What do a caterpillar and a gecko have in common? The answer: They were both the inspiration for the development of MicroTugs — arguably the strongest robots in the world.
At least, that is the case when comparing the robots’ strength relative to their “body weight”. The smallest of these robots was assembled under a microscope and weighs only 12 grams — but it can move a load of more than 24 kilograms. This corresponds to a factor of around 2,000!
Similar ratios can also be found in nature. For example, the male dung beetle—itself only a maximum of 11 mm long—can pull 1,141 times its own body weight. The mini-bots—developed by mechanical engineers at Stanford University in California—have yet another special feature: They can shift these enormous loads even on smooth and vertical surfaces.
Following in nature’s footsteps
Such a feat is made possible by imitating the mechanisms used by the two creatures previously mentioned and the way in which these mechanisms interact. To begin with, the robots have special components to provide motion.
Motion based on complex “sticky” gecko toe design
These components are based on the complex design of the “sticky” toes that geckos are famous for. They consist of hundreds of lamellae (or membranes) that are composed of millions of microscopically fine hairs, each of which is divided further into even thinner strands. These “split” ends use Van der Waals forces to interact directly with the molecules of the surface that the gecko is climbing on.
The connection between the two acts as an adhesive that can be detached in only one direction — a bit like a hook inserted into a loop. No additional force needs to be applied to break the adhesive bond. Instead, it is simply a matter of changing the direction in which the grip takes effect.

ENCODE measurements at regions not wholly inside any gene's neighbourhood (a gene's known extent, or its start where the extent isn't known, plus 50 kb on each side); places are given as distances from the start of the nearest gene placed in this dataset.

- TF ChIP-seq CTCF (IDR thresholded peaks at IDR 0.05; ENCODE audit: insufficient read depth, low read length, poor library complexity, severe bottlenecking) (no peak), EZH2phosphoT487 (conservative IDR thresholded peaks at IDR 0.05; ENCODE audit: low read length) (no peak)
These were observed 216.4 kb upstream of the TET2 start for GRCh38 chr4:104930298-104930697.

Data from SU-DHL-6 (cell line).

The researchers overcame this challenge as early as 2006, developing a first prototype—called the StickyBot—with feet made from an innovative “one-way adhesive” that consisted of microscopically small polymer hairs. The latest advancement on this development now also includes the split ends, which are only around 20 micrometers in width and which guarantee an even better grip.
Mini-bots mimic the motion of caterpillars
However, this mechanism alone would not enable the mini-robots to move weights of the magnitude mentioned above. For this to be achieved, the type of motion seen in caterpillars is required. Instead of crawling, caterpillars place their rear feet right next to their front feed, thus forming a bridge.
The mini-bots imitate this style, but instead of using two pairs of feet that can be moved independently, they use two thin rubber mats. Firstly, these feet increase the surface area that the polymer hairs can grip to when under a load.
Secondly, one mat always remains firmly in place and holds the applied weight while the other mat pushes forwards. This minimizes the risk of the robot “slipping” and losing its grip.
Strong helpers in an emergency
One field of application in particular that has been identified by the researchers for these powerful devices is an industrial environment in which very heavy loads have to be moved back and forth.
Moving obstacles out of the way or transporting insertion tools
“Field work” is also feasible, for example in cases of natural disasters and accidents where obstacles have to be moved out of the way or where insertion tools need to be transported. For instance, in the event of a house fire, a ladder could be moved along the house wall to a higher floor to make it easier for people to escape.
Incidentally, the strongest robot in the world—based on outright lifting power—is called “Godzilla”. This robot is used in the automotive industry, has a weight of over 8.5 tons, and can lift a load of 1,350 kilograms.Image 1: Wikipedia — Douglasy (CC BY-SA 3.0) Image 2 & 3: Biomimetics & Dexterous Manipulation Lab, Stanford University